welfare madness | 

Infamous burglary gang member gets disability benefit for lactose intolerance, court told

A judge has stated that it is “extraordinary” Edward Woodland is receiving the social welfare payment

Edward Woodland

Gordon DeeganSunday World

A judge has described as “extraordinary” the State paying disability benefit for a Limerick burglary gang member as he is lactose intolerant.

Speaking at Ennis Circuit Court after hearing that Edward Woodland was receiving disability benefit for his lactose intolerance, Judge Eoin Garavan said: “I am sure that the taxpayer will be delighted to know that Department of Social Welfare pays disability benefit for lactose intolerance”.

Lactose intolerance is a common digestive problem where the body is unable to digest lactose, a type of sugar mainly found in milk and dairy products.

Judge Garavan said: “The less said about this the better but it seems to be an extraordinary reason for obtaining social protection disability payment.”

He made his comments as he sentenced Woodland (23) and three accomplices for the burglary of an isolated farmhouse at Ballyveskill, Tiermaclane, Co Clare, on January 5, 2018. All four pleaded guilty to burglary and on the date.

Three of the burglars, father and son, Patrick (48) and Edward Woodland along with Paul Kiely (35) fled from the farmhouse after discovering that the sole occupant, James (Jimmy) O’Connor (97), was asleep in bed.

At around 3.30pm the raiders kicked in the door of the house and broke a lock before ransacking the property looking for cash. They then discovered Mr O’Connor's presence.

All three were caught "red handed” by gardaí as they tried to escape through fields around Mr O’Connor’s home.

Nothing was taken in the burglary and Judge Garavan said no threat of violence or violence was used.

As part of the planned burglary, one member of the gang, John Woodland (43), a brother to Patrick and uncle to Edward, lured Mr O’Connor’s son, Vincent, away from his home to a nearby field on the pretence of buying silage as part of “a clever decoy”.

John Woodland had first contacted Vincent O’Connor concerning purchasing silage at the start of December 2017.

Imposing sentence, Judge Garavan said the burglary offence carried out by the gang “is of intense social concern” and there must be a deterrent.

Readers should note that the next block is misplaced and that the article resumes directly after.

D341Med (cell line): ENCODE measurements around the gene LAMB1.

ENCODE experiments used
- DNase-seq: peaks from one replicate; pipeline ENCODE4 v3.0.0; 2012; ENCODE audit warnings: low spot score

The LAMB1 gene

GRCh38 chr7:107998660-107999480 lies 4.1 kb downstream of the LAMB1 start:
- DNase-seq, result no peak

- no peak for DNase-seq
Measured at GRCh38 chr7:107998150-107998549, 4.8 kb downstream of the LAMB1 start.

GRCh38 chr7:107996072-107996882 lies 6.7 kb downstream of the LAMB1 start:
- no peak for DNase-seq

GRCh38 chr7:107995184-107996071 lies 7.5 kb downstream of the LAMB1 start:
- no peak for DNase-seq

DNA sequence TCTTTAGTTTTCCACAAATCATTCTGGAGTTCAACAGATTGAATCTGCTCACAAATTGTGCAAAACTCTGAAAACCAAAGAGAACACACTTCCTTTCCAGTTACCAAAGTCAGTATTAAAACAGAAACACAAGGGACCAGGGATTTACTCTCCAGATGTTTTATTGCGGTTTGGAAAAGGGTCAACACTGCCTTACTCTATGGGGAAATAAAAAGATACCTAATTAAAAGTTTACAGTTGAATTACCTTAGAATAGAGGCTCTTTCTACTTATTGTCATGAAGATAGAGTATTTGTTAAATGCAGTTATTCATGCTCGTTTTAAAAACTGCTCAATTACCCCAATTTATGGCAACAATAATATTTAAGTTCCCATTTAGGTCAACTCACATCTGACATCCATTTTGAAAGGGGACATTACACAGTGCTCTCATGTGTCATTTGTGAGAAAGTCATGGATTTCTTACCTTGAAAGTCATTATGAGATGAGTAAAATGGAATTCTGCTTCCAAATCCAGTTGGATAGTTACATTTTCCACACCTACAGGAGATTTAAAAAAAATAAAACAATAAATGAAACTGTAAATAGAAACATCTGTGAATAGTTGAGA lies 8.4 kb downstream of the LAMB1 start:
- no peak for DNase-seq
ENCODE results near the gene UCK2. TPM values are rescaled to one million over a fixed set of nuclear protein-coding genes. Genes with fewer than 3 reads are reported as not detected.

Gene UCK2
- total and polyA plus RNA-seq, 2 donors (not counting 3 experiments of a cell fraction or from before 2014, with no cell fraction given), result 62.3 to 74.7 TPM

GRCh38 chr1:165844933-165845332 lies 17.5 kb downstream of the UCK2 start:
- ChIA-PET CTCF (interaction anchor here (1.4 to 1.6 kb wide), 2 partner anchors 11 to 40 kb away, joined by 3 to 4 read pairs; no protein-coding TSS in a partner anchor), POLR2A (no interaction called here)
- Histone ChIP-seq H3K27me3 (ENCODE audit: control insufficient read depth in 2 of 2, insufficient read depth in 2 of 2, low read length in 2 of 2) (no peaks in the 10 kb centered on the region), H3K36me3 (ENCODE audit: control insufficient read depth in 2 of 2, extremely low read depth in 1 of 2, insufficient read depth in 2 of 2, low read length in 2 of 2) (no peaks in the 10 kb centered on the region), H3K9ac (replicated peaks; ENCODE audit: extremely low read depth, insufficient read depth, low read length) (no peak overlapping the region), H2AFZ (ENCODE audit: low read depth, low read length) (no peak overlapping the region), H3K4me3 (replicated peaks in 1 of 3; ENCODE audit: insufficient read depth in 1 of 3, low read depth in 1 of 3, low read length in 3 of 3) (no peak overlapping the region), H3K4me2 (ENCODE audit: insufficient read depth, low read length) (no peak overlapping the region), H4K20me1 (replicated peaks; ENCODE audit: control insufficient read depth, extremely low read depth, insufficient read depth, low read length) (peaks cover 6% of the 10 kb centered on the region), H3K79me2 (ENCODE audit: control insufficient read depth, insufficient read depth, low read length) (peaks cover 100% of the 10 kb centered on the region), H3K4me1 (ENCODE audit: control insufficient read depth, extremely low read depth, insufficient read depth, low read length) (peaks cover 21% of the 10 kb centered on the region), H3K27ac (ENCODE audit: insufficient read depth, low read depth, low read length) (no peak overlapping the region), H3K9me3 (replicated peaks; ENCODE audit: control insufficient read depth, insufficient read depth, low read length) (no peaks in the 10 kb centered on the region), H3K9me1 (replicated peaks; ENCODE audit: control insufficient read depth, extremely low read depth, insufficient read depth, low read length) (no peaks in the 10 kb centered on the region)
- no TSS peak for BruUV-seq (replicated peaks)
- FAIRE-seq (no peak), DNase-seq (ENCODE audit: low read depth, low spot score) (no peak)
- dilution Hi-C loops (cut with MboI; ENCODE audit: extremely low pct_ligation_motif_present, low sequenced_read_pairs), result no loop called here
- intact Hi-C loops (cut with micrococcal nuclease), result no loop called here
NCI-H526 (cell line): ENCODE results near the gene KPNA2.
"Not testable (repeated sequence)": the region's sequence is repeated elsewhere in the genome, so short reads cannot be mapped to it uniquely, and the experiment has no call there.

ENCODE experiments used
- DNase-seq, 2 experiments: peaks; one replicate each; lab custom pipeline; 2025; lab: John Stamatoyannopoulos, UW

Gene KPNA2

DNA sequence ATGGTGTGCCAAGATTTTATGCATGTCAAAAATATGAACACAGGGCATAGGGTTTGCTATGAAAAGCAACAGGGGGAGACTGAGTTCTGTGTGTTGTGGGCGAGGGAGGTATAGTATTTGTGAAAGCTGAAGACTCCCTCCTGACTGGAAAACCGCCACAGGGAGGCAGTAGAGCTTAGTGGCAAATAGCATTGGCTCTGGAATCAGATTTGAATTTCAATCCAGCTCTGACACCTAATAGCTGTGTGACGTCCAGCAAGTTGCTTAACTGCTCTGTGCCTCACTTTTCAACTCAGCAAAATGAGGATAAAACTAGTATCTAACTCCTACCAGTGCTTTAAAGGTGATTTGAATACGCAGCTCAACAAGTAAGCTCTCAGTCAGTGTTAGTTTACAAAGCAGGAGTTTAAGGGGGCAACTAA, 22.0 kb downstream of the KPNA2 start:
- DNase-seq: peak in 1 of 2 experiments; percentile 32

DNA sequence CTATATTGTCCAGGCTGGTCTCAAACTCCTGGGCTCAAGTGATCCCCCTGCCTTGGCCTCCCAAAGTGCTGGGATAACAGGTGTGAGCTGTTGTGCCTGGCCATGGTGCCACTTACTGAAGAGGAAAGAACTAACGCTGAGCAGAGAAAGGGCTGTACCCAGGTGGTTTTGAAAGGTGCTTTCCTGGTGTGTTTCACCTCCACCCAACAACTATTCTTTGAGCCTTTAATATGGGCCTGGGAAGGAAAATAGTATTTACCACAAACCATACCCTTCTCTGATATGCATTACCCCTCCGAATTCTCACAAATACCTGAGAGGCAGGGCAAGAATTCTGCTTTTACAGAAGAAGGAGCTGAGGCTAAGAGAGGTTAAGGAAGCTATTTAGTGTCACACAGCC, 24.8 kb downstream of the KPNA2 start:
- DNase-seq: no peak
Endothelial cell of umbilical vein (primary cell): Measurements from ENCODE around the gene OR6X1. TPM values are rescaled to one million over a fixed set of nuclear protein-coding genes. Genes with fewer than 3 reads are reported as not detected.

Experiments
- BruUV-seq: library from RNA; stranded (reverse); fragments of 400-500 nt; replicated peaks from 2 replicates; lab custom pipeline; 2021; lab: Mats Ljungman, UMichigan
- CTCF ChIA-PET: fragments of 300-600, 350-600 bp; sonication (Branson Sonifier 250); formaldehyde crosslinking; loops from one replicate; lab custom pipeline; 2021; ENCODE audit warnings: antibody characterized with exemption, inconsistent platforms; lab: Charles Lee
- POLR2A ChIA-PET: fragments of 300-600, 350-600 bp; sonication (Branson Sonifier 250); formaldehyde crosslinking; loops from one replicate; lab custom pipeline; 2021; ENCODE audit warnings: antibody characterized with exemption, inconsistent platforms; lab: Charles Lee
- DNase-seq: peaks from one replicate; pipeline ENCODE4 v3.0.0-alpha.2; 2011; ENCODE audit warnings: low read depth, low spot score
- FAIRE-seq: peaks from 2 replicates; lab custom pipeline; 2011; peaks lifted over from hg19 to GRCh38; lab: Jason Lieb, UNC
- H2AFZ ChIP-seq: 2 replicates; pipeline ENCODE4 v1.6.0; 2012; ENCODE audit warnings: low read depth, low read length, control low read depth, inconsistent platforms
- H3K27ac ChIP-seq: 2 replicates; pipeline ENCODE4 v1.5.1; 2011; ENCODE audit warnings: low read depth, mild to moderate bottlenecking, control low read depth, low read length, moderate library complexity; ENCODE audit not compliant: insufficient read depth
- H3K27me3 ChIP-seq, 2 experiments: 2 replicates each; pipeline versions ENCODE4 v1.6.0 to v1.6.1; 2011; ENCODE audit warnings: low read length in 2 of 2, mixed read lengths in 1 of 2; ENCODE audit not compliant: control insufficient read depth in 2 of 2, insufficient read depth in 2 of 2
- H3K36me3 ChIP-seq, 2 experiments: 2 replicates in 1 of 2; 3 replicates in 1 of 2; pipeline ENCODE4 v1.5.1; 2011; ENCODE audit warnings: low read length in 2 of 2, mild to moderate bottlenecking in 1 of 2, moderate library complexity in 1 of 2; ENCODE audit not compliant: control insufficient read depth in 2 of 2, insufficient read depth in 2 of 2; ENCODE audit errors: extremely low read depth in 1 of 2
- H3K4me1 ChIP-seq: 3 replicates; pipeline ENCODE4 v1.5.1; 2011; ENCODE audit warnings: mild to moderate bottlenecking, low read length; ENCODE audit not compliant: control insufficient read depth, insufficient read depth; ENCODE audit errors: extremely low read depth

He said such offences “terrify people in rural areas where there is little protection against this and who do not have gardaí on their doorstep”.

He said the “absolute fear and trauma to the victims that can be occasioned” by such offences in rural areas cannot be overstated.

Judge Garavan said that the offence was premeditated and carefully thought out and gardaí were on the scene as they knew that a burglary was going to take place as a result of intelligence received.

He said the three raiders displayed “humanity in the midst of a serious crime” when they decided to flee from the house after discovering there was an elderly man asleep in the home at the time.

Judge Garavan said that it would have been very traumatic for Vincent O’Connor returning to his home on the afternoon and not knowing if his father had been interfered with or tied up.

James O’Connor died peacefully at home in March 2018 and his death was not related to the January burglary where his sleep was undisturbed.

In sentencing, Judge Garavan imposed a five-year prison term on Patrick Woodland of Greenmount Avenue, Ballinacurra Weston, Limerick, a five-year prison term with the final year suspended on Edward Woodland with the same address, a five-year prison term on John Woodland of Clarina Avenue, Ballinacurra Avenue, Limerick, with the final two years suspended and three and a half years on Paul Kiely Glencairn, Dooradadoyle, Limerick with the final one and a half years suspended.

Det Garda Brendan Rouine told the court that Patrick Woodland and John Woodland were each jailed for three years in 2012 for a similar type burglary committed in Galway in 2011.

He said Vincent O’Connor has now enhanced security features at his home.

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